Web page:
Every February 21st, the world commemorates the International Mother Language Day. The day was established by the United Nations to acknowledge the importance of languages and multilingualism in furthering inclusivity, as well as the Sustainable Development Goals' emphasis on leaving no one behind. This day has always been commemorated at the University of Nairobi and this year was no exception.
Aligning to this year’s theme: Using Technology for Multilingual Learning: Challenges and Opportunities, the University of Nairobi through the Faculty of Arts and Social Sciences (FASS) held a webinar to celebrate the day.
Speaking on behalf of the Dean, FASS, Prof. Ephraim Wahome, the Associate Dean, Prof. Jack Odhiambo noted that the African Union would be proud if by any chance learns the efforts the university is taking to celebrate the day. He said that recently the African Union recently took up activities to protect native African languages including Kiswahili, which has been formally proclaimed a workplace language.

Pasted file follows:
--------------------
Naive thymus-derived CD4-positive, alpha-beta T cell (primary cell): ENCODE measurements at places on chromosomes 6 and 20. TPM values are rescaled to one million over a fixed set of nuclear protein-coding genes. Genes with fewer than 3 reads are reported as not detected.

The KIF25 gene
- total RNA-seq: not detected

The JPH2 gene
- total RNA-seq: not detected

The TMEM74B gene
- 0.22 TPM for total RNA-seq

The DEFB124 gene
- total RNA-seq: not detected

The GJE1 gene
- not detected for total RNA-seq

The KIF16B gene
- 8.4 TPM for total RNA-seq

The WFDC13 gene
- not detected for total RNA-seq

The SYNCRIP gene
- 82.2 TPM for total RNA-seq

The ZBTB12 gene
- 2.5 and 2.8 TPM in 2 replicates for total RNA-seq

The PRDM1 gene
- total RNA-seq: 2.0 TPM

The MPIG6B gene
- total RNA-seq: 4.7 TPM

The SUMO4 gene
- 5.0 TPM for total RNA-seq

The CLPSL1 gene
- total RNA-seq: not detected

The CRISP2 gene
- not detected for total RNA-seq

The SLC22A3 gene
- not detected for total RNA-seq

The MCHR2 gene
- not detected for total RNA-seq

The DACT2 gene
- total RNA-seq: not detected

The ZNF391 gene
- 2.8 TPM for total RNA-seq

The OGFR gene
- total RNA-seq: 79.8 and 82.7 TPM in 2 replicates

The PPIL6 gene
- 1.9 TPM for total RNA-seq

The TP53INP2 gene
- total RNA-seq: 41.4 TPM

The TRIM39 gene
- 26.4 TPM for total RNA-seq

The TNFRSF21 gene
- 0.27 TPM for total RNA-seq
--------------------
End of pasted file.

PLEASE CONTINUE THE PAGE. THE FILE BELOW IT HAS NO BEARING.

In his presentation, Prof. Alfred Buregeya, explained the need of studying Africa's mother languages and how to do so, utilizing corpus linguistic tools. He further noted that it was our responsibility to safeguard our mother languages and assure their continuity.
Others who presented during the webinar included Dr. Ayub Mukhwana who spoke on the effects of standard Swahili as language police on Kenyan sociaolinguo scene, John Wakhome did an analysis of Lubukusu proverbs using relevance theory, Dr. Zipporah Otiso made an insightful presentation titled. To conform or not to? That’s the question implicit in Gusii women’s speeches at wedding ceremonies while Caroline Mutai made an interesting presentation on Kelujin che (go): symbol of peace among members of kalejin community.
In the famous words of George Steiner “when a language dies, a way of understanding the world dies with it, a way of looking at the world.’’ Let’s strive to preserve and protect our mother languages.